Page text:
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Police to crack down on drink and drug driving this Christmas

01 Dec 2020

Police to crack down on drink and drug driving this Christmas: drink and drive

Police chiefs warn that anyone getting behind the wheel after a festive drink or two faces the prospect of ending up behind bars this Christmas.

Police are set to increase their activity targeting those who choose to drink or take drugs and drive as the annual Christmas roads policing operation launches tomorrow (Tuesday 1 December).  Officers will be out in force across the UK to ensure road users and the wider community are kept safe from harm this festive season.

Information published by the road safety charity Brake shows that even when someone is only just over the legal limit they are still six times more likely to be involved in a fatal collision than someone who has drunk nothing.

Police will be stopping anyone suspected of drink or drug driving, operating stop sites across the country and performing both breath and drug testing. Anyone found to be over the limit will face the full force of the law.

During last year’s operation, which took place over a two-week period in December, more than 30,000 breath tests were taken, of which over 3,231 motorists failed or refused to provide a sample. In addition, 1,175 drivers failed a roadside drug test.

Whilst the initial lockdown saw dramatically fewer cars on the roads, the number of vehicles is almost back at normal levels. This year’s drink drive operation comes as research published by Drinkaware showed that some people have significantly increased their alcohol consumption at home during the lockdown.

National Police Chiefs’ Council lead for Roads Operations, Commander Kyle Gordon said:

“I understand that this year has been incredibly difficult for everyone, and we all want to enjoy the festive season with loved ones; possibly even more this year than in others.  It is certainly not our intention to stop anyone from celebrating during the Christmas period, but it remains a reality that drink or drug driving can, and does, kill.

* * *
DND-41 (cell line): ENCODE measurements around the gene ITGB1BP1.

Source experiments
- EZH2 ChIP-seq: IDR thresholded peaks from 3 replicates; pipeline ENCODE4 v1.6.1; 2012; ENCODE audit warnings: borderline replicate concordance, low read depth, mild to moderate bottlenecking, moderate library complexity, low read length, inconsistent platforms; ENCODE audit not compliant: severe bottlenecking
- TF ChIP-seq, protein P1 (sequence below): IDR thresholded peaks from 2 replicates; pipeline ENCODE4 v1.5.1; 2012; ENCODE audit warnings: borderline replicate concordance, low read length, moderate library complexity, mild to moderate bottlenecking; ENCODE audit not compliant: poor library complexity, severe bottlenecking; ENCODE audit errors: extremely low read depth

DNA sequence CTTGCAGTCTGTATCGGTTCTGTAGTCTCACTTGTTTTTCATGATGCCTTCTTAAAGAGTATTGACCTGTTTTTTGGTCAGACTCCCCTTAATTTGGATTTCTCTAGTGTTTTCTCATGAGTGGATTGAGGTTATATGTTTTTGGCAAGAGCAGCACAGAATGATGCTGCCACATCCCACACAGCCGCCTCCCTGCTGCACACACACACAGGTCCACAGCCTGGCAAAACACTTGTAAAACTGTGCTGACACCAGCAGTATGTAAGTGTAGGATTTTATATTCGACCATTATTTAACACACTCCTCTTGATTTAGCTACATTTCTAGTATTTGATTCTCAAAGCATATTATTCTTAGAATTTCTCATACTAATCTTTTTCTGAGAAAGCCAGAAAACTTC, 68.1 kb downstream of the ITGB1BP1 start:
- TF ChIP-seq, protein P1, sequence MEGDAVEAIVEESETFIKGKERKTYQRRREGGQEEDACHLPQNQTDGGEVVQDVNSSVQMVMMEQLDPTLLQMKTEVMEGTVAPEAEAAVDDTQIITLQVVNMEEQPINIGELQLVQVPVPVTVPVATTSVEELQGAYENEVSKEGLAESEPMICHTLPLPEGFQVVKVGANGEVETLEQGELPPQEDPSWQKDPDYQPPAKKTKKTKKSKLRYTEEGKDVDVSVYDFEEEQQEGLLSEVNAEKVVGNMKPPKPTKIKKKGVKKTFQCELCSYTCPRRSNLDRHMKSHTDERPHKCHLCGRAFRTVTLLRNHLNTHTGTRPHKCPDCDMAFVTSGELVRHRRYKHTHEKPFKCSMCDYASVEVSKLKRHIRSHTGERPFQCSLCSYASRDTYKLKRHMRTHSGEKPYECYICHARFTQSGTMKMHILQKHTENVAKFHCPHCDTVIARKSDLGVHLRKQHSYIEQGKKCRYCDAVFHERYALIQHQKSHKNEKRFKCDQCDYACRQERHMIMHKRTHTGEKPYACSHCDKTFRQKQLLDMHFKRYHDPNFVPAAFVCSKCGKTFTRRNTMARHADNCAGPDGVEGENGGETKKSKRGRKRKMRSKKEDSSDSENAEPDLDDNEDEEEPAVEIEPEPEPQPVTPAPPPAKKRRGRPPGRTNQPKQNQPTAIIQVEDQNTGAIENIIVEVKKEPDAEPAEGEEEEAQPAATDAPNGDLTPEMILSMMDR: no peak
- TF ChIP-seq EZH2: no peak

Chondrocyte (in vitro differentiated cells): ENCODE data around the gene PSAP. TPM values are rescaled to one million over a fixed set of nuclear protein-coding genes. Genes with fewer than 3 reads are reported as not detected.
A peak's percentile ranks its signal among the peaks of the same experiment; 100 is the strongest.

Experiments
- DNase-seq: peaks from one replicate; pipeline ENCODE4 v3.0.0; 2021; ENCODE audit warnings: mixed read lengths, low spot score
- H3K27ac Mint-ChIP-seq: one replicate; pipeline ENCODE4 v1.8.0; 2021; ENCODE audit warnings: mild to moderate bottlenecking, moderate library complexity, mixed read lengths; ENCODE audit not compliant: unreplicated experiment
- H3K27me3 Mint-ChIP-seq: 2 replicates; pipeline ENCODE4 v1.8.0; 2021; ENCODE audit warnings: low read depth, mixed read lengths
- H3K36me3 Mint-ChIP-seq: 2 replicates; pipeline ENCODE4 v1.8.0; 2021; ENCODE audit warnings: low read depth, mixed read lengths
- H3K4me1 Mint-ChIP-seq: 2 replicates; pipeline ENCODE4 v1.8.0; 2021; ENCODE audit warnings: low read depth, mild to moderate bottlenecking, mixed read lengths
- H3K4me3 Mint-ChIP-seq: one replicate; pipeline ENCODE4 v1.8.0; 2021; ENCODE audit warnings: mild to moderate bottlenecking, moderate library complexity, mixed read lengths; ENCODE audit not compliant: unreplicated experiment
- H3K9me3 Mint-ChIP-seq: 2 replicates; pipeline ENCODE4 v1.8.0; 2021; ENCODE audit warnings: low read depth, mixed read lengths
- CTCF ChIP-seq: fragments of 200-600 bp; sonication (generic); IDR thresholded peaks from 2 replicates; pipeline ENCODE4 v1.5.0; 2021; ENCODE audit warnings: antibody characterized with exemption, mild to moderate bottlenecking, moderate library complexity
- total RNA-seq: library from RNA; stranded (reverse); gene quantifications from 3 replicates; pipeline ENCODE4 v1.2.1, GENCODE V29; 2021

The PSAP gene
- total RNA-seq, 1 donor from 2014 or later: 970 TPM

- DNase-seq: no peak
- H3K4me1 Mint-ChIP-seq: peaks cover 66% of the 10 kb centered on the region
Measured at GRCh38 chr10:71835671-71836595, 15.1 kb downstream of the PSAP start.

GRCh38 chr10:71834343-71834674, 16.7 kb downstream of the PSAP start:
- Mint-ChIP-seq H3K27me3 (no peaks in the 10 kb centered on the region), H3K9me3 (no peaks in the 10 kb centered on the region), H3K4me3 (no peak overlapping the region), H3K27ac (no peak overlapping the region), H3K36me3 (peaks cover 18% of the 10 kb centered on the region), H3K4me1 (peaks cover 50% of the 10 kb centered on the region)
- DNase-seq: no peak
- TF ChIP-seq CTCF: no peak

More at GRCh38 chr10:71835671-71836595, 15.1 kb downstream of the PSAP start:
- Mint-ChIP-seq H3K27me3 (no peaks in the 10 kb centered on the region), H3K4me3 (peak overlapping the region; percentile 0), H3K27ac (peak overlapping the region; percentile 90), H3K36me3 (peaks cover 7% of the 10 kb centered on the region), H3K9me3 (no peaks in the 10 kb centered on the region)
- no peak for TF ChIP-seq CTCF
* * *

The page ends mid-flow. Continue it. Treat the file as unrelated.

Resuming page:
“Tragically, the Christmas period is the time of the year when motorists seem to accept the risk of drinking and driving on our roads.  Disappointingly, it is also the time of year when family and friends seem to tolerate their loved ones taking this risk, when they wouldn’t dream of condoning this type of behaviour at other times of the year.

“Drivers must be aware of the risks of getting behind the wheel, not just on an evening when they have been drinking, but also the morning after. Sleeping it off or having a large cup of coffee won’t clear the body of alcohol or dull its effects. The only thing that can sober you up is time, and it’s safest not to drink at all if you are driving early the next day.

“My advice is the same as always; do not drink or drug drive, and do not let anyone you know do so either. The chances of being caught, put in a police cell and losing your driving licence and your job, is high. More importantly, the risk of destroying a life and causing death or serious injury is also incredibly high.”

Officers across the UK will be on patrol morning and night to catch people who flout the law.

Drivers risk up to six months’ imprisonment, an unlimited fine and a substantial driving ban if they are caught driving while above the legal limit. Anyone who causes a death while drink or drug driving faces up to 14 years’ imprisonment.